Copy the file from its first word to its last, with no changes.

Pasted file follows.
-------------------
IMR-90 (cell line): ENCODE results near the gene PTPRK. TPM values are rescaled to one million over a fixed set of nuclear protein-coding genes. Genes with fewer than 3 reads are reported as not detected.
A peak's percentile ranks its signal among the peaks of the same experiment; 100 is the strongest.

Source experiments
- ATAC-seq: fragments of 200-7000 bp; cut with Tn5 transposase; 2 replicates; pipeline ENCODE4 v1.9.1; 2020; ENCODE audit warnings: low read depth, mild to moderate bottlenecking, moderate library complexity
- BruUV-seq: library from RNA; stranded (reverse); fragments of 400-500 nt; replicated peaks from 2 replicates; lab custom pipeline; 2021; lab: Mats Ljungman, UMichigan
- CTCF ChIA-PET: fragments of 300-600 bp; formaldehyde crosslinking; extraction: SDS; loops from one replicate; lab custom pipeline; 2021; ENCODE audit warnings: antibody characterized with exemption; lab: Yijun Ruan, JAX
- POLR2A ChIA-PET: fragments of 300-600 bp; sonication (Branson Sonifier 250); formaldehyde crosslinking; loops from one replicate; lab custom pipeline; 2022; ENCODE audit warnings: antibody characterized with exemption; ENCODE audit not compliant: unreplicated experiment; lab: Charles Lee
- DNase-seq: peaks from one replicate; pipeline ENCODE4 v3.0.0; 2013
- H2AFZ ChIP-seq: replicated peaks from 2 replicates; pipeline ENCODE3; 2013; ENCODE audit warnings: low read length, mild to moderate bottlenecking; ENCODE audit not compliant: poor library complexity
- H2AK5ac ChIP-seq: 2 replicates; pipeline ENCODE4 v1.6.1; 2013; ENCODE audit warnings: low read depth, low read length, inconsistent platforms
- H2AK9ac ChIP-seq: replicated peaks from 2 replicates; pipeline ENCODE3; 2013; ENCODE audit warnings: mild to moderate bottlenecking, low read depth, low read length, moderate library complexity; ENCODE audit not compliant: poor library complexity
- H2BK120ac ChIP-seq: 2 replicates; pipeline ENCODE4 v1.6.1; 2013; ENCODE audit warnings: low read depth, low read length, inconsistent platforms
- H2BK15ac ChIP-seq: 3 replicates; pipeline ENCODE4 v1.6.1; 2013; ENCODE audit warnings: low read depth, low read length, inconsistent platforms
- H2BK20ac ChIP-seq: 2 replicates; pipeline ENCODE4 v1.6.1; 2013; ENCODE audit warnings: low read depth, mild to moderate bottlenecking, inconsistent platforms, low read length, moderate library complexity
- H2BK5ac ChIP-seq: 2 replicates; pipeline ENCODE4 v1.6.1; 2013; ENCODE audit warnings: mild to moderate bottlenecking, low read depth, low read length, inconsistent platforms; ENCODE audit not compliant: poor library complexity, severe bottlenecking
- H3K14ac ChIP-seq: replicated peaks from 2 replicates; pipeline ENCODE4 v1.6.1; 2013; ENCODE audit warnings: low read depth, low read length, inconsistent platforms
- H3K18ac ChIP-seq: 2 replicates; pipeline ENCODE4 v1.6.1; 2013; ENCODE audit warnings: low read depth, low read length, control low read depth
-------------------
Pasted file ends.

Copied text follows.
IMR-90 (cell line): ENCODE results near the gene PTPRK. TPM values are rescaled to one million over a fixed set of nuclear protein-coding genes. Genes with fewer than 3 reads are reported as not detected.
A peak's percentile ranks its signal among the peaks of the same experiment; 100 is the strongest.

Source experiments
- ATAC-seq: fragments of 200-7000 bp; cut with Tn5 transposase; 2 replicates; pipeline ENCODE4 v1.9.1; 2020; ENCODE audit warnings: low read depth, mild to moderate bottlenecking, moderate library complexity
- BruUV-seq: library from RNA; stranded (reverse); fragments of 400-500 nt; replicated peaks from 2 replicates; lab custom pipeline; 2021; lab: Mats Ljungman, UMichigan
- CTCF ChIA-PET: fragments of 300-600 bp; formaldehyde crosslinking; extraction: SDS; loops from one replicate; lab custom pipeline; 2021; ENCODE audit warnings: antibody characterized with exemption; lab: Yijun Ruan, JAX
- POLR2A ChIA-PET: fragments of 300-600 bp; sonication (Branson Sonifier 250); formaldehyde crosslinking; loops from one replicate; lab custom pipeline; 2022; ENCODE audit warnings: antibody characterized with exemption; ENCODE audit not compliant: unreplicated experiment; lab: Charles Lee
- DNase-seq: peaks from one replicate; pipeline ENCODE4 v3.0.0; 2013
- H2AFZ ChIP-seq: replicated peaks from 2 replicates; pipeline ENCODE3; 2013; ENCODE audit warnings: low read length, mild to moderate bottlenecking; ENCODE audit not compliant: poor library complexity
- H2AK5ac ChIP-seq: 2 replicates; pipeline ENCODE4 v1.6.1; 2013; ENCODE audit warnings: low read depth, low read length, inconsistent platforms
- H2AK9ac ChIP-seq: replicated peaks from 2 replicates; pipeline ENCODE3; 2013; ENCODE audit warnings: mild to moderate bottlenecking, low read depth, low read length, moderate library complexity; ENCODE audit not compliant: poor library complexity
- H2BK120ac ChIP-seq: 2 replicates; pipeline ENCODE4 v1.6.1; 2013; ENCODE audit warnings: low read depth, low read length, inconsistent platforms
- H2BK15ac ChIP-seq: 3 replicates; pipeline ENCODE4 v1.6.1; 2013; ENCODE audit warnings: low read depth, low read length, inconsistent platforms
- H2BK20ac ChIP-seq: 2 replicates; pipeline ENCODE4 v1.6.1; 2013; ENCODE audit warnings: low read depth, mild to moderate bottlenecking, inconsistent platforms, low read length, moderate library complexity
- H2BK5ac ChIP-seq: 2 replicates; pipeline ENCODE4 v1.6.1; 2013; ENCODE audit warnings: mild to moderate bottlenecking, low read depth, low read length, inconsistent platforms; ENCODE audit not compliant: poor library complexity, severe bottlenecking
- H3K14ac ChIP-seq: replicated peaks from 2 replicates; pipeline ENCODE4 v1.6.1; 2013; ENCODE audit warnings: low read depth, low read length, inconsistent platforms
- H3K18ac ChIP-seq: 2 replicates; pipeline ENCODE4 v1.6.1; 2013; ENCODE audit warnings: low read depth, low read length, control low read depth